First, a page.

of a sudden they were there; blackberries!
Jam jars were acquired from mum, who
seemed to have jars on hand; no recycling then.
Off we would go, usually three or four
of us kids from Sladedale Road and pick the juiciest and tastiest
blackberries ever, excited at getting something to take home
and everyone declaring they had picked the biggest one yet!
Scratched and stained hands; we'd take
our haul home and mum would make apple & blackberry pudding
or stewed apple & blackberry with custard..........Yum!
I remember my brother Colin showing
us kids fossils in the stones on the Common. It was just too
good to be true; I thought it was a trick.
Breaking open the stones by bashing them together and to actually
see the sparkling crystal inside the stone, or the imprint of
a shell, was the best natural history lesson I'd ever had.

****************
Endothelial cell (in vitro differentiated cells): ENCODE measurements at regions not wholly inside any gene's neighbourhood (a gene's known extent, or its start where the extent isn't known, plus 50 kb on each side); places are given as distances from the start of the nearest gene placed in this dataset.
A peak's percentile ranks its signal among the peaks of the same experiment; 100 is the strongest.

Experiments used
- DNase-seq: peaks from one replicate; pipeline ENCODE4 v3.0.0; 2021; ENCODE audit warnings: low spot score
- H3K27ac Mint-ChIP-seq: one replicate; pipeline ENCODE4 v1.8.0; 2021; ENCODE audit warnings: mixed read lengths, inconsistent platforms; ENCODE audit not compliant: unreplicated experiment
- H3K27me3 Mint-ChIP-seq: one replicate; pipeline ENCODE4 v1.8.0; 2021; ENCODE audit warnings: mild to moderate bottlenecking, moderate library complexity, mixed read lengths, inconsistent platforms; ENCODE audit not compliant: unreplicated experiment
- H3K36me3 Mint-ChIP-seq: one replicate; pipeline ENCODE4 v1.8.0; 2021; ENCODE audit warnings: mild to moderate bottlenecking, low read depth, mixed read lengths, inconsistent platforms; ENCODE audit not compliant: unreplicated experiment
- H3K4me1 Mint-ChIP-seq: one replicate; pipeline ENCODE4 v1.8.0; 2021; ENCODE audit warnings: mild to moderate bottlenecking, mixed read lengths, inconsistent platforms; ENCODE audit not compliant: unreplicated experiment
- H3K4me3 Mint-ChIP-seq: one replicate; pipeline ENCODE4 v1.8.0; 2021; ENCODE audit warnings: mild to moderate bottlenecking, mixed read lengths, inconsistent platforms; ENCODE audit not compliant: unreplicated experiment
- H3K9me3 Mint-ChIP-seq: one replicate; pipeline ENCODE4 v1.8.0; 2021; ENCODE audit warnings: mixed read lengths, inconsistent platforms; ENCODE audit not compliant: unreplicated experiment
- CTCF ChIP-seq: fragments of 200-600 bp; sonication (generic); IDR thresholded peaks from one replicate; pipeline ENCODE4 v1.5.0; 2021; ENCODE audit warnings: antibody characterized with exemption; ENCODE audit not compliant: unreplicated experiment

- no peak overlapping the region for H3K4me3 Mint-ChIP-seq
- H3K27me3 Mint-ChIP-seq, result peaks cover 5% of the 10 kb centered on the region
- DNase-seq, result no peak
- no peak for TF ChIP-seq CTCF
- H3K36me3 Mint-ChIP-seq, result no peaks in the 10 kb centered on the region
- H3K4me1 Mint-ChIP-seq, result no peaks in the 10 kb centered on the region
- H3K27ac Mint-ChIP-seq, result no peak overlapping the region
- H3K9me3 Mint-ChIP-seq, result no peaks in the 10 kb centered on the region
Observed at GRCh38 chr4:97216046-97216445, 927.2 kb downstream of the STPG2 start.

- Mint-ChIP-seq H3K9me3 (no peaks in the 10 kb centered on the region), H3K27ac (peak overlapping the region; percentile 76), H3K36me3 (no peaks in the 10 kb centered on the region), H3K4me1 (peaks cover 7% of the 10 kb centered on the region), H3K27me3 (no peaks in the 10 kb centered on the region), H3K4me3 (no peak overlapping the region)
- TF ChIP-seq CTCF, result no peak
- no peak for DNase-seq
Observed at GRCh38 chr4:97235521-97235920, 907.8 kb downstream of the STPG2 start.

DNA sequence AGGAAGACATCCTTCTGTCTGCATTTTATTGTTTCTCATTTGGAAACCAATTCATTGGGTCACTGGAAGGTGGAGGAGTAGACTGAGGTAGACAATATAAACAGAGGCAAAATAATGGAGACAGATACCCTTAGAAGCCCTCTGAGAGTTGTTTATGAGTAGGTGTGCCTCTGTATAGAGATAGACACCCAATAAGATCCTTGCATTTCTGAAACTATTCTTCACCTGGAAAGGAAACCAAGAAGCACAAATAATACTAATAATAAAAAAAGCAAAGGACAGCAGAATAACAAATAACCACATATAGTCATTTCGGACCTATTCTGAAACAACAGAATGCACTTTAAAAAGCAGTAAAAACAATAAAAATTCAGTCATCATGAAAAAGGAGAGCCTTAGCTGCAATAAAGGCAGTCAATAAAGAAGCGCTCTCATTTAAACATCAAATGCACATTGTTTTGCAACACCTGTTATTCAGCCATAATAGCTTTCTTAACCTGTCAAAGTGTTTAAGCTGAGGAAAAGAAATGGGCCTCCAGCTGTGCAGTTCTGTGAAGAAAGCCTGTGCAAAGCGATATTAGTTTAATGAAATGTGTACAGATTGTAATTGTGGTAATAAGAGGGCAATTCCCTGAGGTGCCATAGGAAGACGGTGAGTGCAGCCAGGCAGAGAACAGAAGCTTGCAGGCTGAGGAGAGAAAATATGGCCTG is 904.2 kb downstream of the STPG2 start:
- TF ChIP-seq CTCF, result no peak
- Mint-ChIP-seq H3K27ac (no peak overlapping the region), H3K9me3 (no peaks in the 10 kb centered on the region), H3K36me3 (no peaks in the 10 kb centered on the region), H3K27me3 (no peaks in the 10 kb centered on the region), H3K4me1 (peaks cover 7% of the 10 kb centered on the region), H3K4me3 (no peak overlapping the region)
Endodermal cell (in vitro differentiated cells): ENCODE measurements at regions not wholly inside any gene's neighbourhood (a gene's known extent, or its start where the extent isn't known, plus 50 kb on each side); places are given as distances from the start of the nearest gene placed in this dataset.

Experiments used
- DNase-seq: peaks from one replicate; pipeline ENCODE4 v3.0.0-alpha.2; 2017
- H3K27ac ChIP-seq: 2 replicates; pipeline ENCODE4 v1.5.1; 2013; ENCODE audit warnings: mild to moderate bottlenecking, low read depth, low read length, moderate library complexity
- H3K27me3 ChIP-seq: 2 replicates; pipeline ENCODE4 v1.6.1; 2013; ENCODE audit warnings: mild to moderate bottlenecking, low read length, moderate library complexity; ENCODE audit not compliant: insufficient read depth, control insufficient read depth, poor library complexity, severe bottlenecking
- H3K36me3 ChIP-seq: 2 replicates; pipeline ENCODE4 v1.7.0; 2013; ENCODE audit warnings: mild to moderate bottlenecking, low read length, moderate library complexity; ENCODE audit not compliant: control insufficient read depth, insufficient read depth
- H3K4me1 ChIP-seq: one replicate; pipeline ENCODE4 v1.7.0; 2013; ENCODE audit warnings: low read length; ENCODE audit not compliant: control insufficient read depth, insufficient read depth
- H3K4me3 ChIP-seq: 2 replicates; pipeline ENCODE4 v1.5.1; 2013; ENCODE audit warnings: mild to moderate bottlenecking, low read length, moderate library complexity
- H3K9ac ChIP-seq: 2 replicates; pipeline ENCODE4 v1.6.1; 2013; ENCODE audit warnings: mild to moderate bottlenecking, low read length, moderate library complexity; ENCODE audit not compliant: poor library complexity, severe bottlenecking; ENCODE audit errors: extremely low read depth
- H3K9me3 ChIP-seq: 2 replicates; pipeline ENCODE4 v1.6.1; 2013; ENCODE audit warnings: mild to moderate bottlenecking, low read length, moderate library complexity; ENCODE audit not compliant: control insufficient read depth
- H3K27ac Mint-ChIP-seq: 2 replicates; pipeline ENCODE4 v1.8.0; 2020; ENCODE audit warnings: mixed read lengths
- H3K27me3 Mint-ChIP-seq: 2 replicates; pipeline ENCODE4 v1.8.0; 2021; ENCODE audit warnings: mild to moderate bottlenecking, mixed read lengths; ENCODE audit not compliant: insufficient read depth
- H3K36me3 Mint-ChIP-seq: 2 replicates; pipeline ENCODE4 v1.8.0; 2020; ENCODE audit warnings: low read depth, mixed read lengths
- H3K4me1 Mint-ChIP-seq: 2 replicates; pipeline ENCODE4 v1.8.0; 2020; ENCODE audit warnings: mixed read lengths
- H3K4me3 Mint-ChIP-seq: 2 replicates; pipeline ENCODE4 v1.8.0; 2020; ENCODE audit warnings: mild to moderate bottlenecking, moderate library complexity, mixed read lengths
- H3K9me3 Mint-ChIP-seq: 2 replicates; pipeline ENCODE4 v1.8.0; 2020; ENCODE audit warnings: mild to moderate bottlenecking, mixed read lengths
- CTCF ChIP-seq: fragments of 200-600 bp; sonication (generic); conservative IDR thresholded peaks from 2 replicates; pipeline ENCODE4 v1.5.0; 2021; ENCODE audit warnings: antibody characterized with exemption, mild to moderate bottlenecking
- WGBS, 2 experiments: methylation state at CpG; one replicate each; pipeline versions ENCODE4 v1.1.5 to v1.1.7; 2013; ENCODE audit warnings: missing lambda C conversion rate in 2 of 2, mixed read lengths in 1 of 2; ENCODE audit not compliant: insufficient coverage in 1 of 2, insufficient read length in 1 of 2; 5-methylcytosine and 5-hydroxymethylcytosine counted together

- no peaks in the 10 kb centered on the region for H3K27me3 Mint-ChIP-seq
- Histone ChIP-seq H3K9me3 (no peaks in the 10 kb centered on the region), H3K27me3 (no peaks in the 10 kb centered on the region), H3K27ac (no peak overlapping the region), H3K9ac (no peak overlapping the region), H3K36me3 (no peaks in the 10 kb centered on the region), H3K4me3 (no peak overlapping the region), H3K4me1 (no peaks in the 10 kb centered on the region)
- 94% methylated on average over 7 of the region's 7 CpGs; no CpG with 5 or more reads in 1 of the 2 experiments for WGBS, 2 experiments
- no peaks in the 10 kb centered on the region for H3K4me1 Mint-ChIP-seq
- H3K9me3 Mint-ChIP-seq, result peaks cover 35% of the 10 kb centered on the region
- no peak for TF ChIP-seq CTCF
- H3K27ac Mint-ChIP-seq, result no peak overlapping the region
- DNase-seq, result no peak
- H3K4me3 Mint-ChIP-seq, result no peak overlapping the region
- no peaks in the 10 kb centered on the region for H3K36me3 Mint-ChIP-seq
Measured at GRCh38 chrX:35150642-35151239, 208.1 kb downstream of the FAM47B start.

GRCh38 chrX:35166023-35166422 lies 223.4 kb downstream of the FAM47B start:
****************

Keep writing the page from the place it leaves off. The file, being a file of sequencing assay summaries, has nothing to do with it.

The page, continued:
After we realised the Common held treasures
like these, we would go hunting for hours on the stone slide,
situated on the first bit of the Common on the left going up
When we had explored the stones enough we'd run at full pelt
down the steep stony hill causing a mini avalanche that would
spill over onto the pavement, great fun.
I went back there years later, after
our family moved to Manor Park in East London. The grass had
grown over all the stones, hiding them, along with their hidden
Winter time was great when the snow
lay thick on the steep slopes of the Common above the Ravine
Lake, and if you had older brothers, as I did, they would have
made a wooden sledge.
The neighbourhood kids would congregate
on the Common and everyone took turns; no pushing or shoving,
just good fun. Sliding down at breakneck speed with many bumps
and occasional wipe out spills into the thick soft snow.
By this time your woollen gloves, two
pairs of socks and wellies were well and truly soaked. The intense
cold would grip you and, shivering, you would make your way
Mum would somehow get everything warm
and dry and you'd be ready to go out again for more thrills,
on those busy snow covered slopes of the Common.